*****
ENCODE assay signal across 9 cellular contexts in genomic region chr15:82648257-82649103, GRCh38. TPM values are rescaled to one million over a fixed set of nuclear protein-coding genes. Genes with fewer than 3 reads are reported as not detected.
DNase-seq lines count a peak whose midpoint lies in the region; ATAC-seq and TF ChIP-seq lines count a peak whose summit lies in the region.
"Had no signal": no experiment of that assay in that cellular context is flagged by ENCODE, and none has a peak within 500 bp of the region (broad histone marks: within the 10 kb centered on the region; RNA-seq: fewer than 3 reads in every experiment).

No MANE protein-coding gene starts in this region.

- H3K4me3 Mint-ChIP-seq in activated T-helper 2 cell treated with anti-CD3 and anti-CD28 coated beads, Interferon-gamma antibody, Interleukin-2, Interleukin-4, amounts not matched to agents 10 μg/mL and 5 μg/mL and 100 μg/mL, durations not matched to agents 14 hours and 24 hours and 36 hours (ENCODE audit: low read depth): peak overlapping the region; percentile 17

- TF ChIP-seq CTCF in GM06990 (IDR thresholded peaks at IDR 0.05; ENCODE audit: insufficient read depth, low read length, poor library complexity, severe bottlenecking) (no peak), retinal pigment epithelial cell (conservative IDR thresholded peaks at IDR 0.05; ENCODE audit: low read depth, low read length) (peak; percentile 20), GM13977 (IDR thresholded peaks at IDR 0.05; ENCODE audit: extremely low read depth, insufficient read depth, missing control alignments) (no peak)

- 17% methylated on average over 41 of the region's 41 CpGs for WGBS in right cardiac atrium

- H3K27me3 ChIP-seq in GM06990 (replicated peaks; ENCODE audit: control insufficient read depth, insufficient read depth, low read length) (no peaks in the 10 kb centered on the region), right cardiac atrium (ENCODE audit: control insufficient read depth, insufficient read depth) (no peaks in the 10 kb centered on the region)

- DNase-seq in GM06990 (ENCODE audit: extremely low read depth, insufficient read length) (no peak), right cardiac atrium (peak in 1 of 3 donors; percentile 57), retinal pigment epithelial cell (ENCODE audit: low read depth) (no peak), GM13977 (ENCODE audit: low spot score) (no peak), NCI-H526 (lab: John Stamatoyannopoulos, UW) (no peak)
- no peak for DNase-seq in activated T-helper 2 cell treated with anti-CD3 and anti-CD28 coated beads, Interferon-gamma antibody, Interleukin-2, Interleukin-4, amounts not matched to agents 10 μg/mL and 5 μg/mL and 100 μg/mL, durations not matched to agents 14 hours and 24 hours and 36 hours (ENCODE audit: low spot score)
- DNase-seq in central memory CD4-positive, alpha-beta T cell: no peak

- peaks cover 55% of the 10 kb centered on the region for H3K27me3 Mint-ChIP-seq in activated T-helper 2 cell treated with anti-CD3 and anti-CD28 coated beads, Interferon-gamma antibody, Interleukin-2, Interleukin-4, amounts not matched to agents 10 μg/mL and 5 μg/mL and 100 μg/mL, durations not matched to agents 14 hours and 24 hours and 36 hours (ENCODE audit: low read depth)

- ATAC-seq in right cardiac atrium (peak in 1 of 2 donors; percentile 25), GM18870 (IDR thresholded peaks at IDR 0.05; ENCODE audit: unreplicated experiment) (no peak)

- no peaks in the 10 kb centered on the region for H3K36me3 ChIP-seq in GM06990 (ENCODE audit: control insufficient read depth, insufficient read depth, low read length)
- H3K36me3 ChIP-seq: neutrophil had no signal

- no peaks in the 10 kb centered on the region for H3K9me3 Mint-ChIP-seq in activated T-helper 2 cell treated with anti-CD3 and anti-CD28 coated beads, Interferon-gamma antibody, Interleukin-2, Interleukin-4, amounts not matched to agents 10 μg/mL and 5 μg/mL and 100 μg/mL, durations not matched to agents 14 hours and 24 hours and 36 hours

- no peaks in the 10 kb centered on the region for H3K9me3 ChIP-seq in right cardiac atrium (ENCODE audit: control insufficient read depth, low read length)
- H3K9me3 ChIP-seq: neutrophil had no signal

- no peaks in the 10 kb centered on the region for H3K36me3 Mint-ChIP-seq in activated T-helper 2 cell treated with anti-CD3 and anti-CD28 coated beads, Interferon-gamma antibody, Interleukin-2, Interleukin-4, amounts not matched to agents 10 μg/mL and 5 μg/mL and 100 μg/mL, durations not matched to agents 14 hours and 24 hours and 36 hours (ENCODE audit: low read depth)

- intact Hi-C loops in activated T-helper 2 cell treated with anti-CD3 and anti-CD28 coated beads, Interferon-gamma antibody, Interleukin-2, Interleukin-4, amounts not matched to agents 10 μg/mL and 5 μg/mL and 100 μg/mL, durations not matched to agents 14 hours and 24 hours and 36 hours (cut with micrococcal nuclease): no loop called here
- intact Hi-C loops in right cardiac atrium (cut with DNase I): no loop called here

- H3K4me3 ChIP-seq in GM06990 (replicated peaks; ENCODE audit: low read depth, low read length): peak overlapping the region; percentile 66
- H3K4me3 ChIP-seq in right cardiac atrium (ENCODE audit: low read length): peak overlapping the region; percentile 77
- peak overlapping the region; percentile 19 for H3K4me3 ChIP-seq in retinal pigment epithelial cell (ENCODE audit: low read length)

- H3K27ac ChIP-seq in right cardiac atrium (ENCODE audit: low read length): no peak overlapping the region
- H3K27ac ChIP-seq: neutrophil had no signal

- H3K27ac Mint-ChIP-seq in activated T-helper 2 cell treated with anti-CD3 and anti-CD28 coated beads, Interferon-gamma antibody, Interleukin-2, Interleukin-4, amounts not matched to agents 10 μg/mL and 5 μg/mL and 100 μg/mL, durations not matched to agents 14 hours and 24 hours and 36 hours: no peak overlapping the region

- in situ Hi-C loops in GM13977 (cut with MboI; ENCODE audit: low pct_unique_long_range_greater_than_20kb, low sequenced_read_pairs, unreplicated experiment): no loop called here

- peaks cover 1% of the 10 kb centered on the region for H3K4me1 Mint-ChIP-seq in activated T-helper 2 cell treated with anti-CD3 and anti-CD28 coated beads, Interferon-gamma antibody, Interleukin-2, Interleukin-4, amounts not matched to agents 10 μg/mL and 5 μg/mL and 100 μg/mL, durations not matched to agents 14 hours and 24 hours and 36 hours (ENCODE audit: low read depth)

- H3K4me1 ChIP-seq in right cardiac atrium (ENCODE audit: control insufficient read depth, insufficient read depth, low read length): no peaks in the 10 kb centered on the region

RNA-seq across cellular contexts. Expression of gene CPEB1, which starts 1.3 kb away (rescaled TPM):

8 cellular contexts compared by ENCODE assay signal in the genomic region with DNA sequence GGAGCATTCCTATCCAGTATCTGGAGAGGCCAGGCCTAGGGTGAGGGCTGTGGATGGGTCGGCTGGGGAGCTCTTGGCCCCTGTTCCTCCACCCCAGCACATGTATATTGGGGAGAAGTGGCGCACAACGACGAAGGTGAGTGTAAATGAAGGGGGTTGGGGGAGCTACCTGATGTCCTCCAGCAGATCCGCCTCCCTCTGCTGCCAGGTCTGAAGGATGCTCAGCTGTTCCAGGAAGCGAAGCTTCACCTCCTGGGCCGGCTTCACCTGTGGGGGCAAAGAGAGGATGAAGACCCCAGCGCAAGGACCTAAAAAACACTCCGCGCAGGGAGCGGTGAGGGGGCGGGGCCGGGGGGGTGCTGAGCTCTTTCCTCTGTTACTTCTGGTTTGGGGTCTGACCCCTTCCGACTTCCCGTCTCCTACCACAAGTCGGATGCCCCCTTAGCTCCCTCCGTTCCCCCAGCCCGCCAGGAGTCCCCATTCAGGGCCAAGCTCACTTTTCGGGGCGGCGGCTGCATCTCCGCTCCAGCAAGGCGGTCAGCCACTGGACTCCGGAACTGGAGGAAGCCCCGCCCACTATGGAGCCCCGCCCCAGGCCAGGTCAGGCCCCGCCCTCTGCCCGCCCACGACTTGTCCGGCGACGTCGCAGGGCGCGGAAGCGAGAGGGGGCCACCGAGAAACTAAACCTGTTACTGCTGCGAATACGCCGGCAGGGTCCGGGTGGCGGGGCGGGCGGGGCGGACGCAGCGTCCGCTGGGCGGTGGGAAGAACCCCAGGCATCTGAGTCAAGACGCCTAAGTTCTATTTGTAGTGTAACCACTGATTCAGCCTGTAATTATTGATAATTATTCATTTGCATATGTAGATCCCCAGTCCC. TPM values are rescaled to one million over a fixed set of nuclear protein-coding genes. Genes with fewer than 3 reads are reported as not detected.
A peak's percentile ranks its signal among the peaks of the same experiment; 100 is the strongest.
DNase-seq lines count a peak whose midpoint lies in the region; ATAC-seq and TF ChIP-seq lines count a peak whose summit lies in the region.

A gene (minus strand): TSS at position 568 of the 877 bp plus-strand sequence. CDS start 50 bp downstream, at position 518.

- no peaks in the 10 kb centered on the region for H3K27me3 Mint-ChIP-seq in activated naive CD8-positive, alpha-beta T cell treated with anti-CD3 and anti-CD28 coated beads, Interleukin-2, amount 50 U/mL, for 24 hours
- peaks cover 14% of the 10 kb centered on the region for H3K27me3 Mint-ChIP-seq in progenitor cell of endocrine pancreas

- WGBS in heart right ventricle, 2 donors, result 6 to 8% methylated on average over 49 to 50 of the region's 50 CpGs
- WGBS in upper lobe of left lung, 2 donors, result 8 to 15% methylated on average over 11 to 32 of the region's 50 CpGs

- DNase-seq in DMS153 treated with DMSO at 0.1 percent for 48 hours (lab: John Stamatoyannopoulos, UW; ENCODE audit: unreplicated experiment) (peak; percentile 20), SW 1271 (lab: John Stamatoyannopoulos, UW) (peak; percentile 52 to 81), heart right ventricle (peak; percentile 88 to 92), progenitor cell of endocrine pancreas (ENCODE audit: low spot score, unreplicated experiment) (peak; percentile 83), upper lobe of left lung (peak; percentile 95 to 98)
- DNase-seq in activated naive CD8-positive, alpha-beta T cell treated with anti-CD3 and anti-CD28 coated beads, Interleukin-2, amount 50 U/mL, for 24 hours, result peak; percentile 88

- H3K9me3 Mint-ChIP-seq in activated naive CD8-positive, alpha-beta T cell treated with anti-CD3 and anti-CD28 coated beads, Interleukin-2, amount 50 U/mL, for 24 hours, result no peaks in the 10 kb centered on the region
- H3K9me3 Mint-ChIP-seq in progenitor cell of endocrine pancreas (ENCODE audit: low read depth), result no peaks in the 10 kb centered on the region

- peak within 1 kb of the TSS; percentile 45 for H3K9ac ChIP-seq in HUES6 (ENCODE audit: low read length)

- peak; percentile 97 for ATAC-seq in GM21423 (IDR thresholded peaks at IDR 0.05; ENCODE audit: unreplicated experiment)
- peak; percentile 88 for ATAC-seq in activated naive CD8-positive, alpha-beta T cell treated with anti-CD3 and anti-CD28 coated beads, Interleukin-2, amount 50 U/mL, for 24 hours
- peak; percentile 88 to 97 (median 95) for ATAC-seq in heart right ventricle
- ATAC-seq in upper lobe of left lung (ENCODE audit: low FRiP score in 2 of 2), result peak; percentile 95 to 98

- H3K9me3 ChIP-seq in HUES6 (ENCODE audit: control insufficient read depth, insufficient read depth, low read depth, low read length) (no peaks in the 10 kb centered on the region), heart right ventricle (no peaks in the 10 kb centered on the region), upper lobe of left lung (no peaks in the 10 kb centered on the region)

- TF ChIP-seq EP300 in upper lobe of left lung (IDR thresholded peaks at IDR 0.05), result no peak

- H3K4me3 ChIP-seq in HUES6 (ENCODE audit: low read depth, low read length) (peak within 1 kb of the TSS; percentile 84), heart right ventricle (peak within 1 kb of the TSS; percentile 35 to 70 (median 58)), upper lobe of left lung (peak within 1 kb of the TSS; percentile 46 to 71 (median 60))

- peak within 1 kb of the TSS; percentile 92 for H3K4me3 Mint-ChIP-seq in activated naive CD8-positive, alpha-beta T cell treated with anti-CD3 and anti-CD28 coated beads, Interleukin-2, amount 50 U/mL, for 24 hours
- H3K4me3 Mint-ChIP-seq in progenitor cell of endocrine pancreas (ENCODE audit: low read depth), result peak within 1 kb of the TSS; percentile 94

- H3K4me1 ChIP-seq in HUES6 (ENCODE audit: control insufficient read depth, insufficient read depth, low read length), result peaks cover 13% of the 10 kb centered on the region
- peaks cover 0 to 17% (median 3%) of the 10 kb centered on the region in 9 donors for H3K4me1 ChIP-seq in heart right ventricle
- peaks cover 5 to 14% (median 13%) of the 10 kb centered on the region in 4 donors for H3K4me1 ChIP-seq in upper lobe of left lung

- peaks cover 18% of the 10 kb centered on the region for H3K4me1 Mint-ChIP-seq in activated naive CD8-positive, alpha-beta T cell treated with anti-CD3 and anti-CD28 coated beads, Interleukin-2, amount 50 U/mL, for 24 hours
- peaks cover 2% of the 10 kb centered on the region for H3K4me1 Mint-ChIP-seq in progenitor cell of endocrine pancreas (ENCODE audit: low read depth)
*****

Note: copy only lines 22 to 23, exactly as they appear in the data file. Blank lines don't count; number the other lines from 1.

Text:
- H3K4me3 ChIP-seq in GM06990 (replicated peaks; ENCODE audit: low read depth, low read length): peak overlapping the region; percentile 66
- H3K4me3 ChIP-seq in right cardiac atrium (ENCODE audit: low read length): peak overlapping the region; percentile 77